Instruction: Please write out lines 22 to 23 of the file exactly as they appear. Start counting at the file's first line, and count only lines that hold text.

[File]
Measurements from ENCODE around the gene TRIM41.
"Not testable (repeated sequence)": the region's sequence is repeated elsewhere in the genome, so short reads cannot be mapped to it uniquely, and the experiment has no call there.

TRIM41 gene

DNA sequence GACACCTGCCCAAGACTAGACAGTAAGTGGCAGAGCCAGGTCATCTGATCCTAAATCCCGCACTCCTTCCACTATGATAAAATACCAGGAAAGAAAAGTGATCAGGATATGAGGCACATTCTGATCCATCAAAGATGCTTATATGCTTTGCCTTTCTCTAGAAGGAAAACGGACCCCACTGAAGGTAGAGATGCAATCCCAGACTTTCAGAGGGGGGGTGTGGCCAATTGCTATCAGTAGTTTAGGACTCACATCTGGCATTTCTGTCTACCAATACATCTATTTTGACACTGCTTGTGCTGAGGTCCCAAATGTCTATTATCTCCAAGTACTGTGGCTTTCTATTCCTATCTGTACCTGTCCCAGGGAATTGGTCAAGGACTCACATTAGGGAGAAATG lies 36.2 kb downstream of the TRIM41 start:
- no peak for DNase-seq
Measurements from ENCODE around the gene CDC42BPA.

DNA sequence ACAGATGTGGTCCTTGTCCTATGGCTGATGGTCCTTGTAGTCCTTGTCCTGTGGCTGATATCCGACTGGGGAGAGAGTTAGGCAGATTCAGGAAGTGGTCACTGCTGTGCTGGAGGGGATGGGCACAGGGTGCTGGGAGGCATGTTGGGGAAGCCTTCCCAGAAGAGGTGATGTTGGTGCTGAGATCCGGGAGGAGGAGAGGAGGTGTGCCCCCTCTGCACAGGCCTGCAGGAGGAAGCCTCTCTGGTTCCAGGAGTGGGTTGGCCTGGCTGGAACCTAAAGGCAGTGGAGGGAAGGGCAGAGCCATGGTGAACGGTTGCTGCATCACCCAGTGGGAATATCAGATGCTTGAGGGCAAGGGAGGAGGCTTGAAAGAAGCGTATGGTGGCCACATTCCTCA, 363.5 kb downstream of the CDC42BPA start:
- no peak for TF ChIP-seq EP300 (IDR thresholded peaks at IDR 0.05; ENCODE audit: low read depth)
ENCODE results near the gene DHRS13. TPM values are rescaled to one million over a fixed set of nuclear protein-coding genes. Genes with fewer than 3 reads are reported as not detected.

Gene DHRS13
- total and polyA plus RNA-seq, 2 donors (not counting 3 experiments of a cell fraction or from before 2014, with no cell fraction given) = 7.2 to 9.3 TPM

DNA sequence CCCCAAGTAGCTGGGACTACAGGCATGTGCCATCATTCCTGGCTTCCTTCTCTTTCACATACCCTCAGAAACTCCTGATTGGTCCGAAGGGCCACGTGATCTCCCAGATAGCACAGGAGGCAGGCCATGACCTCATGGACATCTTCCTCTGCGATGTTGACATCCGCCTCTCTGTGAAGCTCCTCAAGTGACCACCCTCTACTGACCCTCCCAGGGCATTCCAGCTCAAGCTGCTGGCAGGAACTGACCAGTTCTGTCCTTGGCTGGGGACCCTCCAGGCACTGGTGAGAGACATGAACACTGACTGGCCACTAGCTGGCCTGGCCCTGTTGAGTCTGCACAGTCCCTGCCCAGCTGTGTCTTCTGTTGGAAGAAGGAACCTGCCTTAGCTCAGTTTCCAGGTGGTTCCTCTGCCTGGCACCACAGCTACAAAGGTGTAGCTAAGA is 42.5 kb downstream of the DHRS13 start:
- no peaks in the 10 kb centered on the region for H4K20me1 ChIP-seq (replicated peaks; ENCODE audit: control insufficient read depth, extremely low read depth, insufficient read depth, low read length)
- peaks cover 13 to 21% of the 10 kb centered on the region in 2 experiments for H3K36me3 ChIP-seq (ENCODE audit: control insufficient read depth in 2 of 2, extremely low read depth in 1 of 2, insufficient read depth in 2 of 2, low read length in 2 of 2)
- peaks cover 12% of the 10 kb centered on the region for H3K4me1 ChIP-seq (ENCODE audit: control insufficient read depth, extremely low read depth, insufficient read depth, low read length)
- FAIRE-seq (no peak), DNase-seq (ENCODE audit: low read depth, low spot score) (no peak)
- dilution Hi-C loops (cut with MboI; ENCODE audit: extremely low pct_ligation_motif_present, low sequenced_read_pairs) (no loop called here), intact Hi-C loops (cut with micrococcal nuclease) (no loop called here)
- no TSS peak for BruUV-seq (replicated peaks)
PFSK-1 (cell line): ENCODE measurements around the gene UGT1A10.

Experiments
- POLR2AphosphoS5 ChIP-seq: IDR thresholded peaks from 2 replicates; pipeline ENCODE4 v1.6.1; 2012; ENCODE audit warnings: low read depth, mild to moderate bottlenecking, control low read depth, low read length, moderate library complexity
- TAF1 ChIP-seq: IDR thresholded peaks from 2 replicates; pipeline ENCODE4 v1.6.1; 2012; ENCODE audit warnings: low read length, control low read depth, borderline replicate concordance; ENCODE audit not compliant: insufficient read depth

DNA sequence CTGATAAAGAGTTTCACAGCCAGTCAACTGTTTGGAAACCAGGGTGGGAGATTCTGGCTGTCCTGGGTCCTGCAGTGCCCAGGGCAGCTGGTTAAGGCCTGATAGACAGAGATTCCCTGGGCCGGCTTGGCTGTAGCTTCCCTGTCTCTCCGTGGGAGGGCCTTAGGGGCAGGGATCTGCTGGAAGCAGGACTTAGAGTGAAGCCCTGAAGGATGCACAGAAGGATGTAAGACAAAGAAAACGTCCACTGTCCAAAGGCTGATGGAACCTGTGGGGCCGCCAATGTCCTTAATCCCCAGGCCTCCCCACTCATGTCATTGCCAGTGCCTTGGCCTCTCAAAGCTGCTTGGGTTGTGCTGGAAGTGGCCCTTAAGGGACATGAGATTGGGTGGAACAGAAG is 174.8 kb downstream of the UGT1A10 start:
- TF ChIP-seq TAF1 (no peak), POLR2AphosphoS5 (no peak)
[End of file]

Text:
- TAF1 ChIP-seq: IDR thresholded peaks from 2 replicates; pipeline ENCODE4 v1.6.1; 2012; ENCODE audit warnings: low read length, control low read depth, borderline replicate concordance; ENCODE audit not compliant: insufficient read depth

DNA sequence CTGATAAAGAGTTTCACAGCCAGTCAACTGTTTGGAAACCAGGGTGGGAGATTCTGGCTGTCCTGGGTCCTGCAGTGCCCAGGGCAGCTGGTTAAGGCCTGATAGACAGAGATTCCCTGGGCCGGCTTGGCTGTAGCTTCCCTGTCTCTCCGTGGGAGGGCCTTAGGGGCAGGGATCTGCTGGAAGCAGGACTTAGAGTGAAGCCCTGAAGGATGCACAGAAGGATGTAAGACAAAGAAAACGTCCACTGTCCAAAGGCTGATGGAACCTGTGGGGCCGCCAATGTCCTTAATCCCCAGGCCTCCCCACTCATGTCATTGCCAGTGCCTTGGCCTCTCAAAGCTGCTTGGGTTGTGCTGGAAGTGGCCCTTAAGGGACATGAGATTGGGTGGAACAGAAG is 174.8 kb downstream of the UGT1A10 start: